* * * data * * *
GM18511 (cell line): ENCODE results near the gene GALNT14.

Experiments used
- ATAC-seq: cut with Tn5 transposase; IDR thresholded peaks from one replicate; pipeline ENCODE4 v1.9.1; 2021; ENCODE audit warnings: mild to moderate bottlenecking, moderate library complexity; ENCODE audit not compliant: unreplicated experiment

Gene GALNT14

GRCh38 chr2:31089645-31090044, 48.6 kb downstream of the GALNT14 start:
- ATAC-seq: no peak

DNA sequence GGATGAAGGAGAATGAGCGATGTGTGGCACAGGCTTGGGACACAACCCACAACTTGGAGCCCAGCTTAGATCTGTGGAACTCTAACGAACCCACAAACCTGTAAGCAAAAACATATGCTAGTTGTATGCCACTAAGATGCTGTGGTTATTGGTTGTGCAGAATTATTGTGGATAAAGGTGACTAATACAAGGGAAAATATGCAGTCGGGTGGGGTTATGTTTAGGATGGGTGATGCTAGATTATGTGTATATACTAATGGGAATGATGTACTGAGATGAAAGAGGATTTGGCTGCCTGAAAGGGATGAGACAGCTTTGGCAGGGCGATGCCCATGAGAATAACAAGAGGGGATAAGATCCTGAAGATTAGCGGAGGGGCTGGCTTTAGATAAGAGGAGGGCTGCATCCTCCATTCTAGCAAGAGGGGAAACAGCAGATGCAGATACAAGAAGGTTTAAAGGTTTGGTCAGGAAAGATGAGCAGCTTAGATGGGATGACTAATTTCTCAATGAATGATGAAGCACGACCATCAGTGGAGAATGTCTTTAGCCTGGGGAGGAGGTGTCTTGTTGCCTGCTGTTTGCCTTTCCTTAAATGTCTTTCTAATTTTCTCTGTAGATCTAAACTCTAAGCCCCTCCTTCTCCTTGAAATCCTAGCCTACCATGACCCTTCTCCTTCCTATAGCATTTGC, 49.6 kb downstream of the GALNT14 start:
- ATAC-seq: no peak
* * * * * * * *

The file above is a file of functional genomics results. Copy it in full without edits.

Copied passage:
GM18511 (cell line): ENCODE results near the gene GALNT14.

Experiments used
- ATAC-seq: cut with Tn5 transposase; IDR thresholded peaks from one replicate; pipeline ENCODE4 v1.9.1; 2021; ENCODE audit warnings: mild to moderate bottlenecking, moderate library complexity; ENCODE audit not compliant: unreplicated experiment

Gene GALNT14

GRCh38 chr2:31089645-31090044, 48.6 kb downstream of the GALNT14 start:
- ATAC-seq: no peak

DNA sequence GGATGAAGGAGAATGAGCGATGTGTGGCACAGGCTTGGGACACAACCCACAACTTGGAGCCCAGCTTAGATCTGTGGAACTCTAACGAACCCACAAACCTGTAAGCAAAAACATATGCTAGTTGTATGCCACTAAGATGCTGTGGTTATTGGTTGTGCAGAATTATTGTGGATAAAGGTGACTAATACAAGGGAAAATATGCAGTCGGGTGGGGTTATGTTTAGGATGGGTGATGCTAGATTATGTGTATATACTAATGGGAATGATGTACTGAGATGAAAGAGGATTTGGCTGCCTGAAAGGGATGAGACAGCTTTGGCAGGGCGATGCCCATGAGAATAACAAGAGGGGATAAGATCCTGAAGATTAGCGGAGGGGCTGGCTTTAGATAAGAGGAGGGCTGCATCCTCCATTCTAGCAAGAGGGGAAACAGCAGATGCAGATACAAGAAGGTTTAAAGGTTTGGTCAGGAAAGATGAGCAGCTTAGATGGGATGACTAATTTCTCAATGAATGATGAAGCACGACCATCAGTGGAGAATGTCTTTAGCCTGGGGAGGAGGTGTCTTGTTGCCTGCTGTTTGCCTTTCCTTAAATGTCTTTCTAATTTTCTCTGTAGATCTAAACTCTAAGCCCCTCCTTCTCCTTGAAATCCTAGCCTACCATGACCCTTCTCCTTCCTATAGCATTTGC, 49.6 kb downstream of the GALNT14 start:
- ATAC-seq: no peak